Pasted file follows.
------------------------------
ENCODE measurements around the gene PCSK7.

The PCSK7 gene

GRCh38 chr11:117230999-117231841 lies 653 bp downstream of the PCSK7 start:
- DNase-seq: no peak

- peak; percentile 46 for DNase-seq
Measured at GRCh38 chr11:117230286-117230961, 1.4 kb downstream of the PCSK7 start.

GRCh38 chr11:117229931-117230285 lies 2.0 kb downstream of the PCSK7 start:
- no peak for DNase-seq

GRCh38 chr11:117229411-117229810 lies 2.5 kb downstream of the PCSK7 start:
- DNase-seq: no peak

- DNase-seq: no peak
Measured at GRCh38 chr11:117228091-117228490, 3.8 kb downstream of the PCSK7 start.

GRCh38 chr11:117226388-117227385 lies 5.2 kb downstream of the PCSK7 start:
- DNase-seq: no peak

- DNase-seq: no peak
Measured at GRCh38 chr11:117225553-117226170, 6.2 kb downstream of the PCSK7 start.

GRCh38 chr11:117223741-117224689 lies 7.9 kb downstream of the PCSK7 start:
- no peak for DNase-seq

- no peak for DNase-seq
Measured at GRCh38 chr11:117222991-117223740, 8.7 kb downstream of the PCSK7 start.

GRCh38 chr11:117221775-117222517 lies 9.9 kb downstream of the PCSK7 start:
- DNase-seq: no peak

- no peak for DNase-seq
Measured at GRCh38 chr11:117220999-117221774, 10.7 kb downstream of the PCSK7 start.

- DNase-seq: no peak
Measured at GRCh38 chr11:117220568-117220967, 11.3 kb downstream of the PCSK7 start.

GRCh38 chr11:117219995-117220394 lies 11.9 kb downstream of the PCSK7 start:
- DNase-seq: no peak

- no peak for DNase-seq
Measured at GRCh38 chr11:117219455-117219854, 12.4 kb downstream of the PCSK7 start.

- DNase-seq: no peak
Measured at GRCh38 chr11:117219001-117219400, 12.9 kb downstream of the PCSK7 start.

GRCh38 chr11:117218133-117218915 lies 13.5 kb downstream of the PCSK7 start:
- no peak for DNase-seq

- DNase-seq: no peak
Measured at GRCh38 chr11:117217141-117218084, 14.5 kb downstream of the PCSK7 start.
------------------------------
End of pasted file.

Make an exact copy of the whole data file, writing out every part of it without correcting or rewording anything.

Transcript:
ENCODE measurements around the gene PCSK7.

The PCSK7 gene

GRCh38 chr11:117230999-117231841 lies 653 bp downstream of the PCSK7 start:
- DNase-seq: no peak

- peak; percentile 46 for DNase-seq
Measured at GRCh38 chr11:117230286-117230961, 1.4 kb downstream of the PCSK7 start.

GRCh38 chr11:117229931-117230285 lies 2.0 kb downstream of the PCSK7 start:
- no peak for DNase-seq

GRCh38 chr11:117229411-117229810 lies 2.5 kb downstream of the PCSK7 start:
- DNase-seq: no peak

- DNase-seq: no peak
Measured at GRCh38 chr11:117228091-117228490, 3.8 kb downstream of the PCSK7 start.

GRCh38 chr11:117226388-117227385 lies 5.2 kb downstream of the PCSK7 start:
- DNase-seq: no peak

- DNase-seq: no peak
Measured at GRCh38 chr11:117225553-117226170, 6.2 kb downstream of the PCSK7 start.

GRCh38 chr11:117223741-117224689 lies 7.9 kb downstream of the PCSK7 start:
- no peak for DNase-seq

- no peak for DNase-seq
Measured at GRCh38 chr11:117222991-117223740, 8.7 kb downstream of the PCSK7 start.

GRCh38 chr11:117221775-117222517 lies 9.9 kb downstream of the PCSK7 start:
- DNase-seq: no peak

- no peak for DNase-seq
Measured at GRCh38 chr11:117220999-117221774, 10.7 kb downstream of the PCSK7 start.

- DNase-seq: no peak
Measured at GRCh38 chr11:117220568-117220967, 11.3 kb downstream of the PCSK7 start.

GRCh38 chr11:117219995-117220394 lies 11.9 kb downstream of the PCSK7 start:
- DNase-seq: no peak

- no peak for DNase-seq
Measured at GRCh38 chr11:117219455-117219854, 12.4 kb downstream of the PCSK7 start.

- DNase-seq: no peak
Measured at GRCh38 chr11:117219001-117219400, 12.9 kb downstream of the PCSK7 start.

GRCh38 chr11:117218133-117218915 lies 13.5 kb downstream of the PCSK7 start:
- no peak for DNase-seq

- DNase-seq: no peak
Measured at GRCh38 chr11:117217141-117218084, 14.5 kb downstream of the PCSK7 start.